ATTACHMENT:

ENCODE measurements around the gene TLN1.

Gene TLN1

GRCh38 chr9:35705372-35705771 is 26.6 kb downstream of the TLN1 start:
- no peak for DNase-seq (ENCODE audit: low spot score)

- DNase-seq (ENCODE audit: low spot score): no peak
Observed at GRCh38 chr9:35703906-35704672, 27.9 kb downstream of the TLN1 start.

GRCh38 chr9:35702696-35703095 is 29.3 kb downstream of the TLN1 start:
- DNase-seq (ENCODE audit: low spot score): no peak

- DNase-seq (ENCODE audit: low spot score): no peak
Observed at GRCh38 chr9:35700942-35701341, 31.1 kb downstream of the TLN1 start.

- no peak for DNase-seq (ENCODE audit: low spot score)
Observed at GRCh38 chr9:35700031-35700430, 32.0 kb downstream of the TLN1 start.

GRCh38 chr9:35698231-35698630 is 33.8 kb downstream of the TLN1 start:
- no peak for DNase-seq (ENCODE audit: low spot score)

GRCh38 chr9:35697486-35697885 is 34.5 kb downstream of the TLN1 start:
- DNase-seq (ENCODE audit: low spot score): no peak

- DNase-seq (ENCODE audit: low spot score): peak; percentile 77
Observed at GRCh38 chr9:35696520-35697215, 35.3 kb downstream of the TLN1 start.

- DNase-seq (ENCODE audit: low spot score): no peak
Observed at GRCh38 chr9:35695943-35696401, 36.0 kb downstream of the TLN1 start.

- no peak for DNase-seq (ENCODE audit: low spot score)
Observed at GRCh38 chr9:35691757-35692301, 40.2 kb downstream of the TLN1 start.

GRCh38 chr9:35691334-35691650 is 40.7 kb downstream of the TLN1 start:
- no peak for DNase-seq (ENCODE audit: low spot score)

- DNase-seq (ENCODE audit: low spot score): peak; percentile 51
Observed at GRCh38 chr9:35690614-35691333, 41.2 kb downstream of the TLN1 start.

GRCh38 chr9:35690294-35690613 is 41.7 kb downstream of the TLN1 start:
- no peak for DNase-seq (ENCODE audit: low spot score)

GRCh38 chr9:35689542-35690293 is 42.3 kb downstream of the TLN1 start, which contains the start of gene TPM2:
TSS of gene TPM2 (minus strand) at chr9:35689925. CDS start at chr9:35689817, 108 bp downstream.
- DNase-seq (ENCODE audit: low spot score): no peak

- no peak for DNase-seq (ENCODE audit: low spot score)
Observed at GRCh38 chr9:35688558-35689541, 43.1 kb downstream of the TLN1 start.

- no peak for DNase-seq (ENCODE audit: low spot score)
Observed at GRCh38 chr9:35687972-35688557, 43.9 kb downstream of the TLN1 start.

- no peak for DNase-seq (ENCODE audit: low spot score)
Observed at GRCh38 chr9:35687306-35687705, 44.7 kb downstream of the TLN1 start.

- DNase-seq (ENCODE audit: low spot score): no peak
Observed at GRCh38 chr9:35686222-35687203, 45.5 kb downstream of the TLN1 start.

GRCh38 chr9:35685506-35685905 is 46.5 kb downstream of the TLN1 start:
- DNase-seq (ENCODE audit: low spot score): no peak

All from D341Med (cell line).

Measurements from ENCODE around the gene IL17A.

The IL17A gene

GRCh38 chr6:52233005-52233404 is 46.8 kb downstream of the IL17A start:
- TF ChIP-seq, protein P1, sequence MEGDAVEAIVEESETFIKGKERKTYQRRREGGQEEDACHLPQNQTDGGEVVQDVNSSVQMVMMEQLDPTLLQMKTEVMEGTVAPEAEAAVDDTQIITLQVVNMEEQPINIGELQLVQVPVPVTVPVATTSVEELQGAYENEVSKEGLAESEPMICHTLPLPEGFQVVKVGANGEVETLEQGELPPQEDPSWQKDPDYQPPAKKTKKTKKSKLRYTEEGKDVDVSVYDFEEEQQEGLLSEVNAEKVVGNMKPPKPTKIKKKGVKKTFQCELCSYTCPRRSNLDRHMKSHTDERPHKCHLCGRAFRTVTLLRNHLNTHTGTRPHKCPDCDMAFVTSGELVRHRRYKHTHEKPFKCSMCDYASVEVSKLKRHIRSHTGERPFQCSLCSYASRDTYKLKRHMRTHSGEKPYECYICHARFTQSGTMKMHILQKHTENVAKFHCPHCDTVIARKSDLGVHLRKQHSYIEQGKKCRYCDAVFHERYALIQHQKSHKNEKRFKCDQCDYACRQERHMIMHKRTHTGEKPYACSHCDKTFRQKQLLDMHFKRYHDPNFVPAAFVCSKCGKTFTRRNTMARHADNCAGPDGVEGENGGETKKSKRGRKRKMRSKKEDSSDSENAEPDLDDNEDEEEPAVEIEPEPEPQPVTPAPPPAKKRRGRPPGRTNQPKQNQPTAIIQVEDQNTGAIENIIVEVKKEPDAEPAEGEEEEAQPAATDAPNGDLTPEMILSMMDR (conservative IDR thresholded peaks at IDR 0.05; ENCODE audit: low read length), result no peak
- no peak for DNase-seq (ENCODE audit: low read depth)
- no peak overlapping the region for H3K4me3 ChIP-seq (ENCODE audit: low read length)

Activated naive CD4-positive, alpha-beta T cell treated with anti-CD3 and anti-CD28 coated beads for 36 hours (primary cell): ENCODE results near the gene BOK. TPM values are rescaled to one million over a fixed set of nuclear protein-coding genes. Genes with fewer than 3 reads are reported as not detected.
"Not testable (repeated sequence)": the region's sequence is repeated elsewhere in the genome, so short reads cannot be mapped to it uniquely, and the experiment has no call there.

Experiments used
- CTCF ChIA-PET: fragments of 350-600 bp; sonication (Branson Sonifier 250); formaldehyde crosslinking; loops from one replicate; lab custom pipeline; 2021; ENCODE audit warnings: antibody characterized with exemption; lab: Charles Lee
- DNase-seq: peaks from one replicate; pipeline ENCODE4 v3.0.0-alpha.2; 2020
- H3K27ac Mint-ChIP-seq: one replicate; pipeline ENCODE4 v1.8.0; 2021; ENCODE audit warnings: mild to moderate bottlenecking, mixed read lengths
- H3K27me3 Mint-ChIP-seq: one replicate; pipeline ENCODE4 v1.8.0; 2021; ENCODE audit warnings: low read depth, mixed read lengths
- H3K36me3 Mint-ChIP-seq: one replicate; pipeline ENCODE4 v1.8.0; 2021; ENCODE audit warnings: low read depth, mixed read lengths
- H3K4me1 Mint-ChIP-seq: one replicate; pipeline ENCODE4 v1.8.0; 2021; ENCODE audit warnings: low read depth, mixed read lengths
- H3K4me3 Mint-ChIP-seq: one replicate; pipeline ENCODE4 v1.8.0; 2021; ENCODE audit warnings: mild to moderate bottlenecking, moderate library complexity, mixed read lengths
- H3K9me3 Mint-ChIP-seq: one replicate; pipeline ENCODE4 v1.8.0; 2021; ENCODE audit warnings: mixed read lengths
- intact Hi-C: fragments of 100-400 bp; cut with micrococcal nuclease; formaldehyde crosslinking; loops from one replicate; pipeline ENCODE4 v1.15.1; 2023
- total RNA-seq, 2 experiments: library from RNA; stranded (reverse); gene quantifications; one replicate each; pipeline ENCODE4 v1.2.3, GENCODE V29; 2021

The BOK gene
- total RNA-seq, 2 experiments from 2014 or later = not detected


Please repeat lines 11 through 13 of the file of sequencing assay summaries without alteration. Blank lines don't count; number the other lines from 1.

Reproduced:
- no peak for DNase-seq (ENCODE audit: low spot score)
Observed at GRCh38 chr9:35700031-35700430, 32.0 kb downstream of the TLN1 start.

GRCh38 chr9:35698231-35698630 is 33.8 kb downstream of the TLN1 start: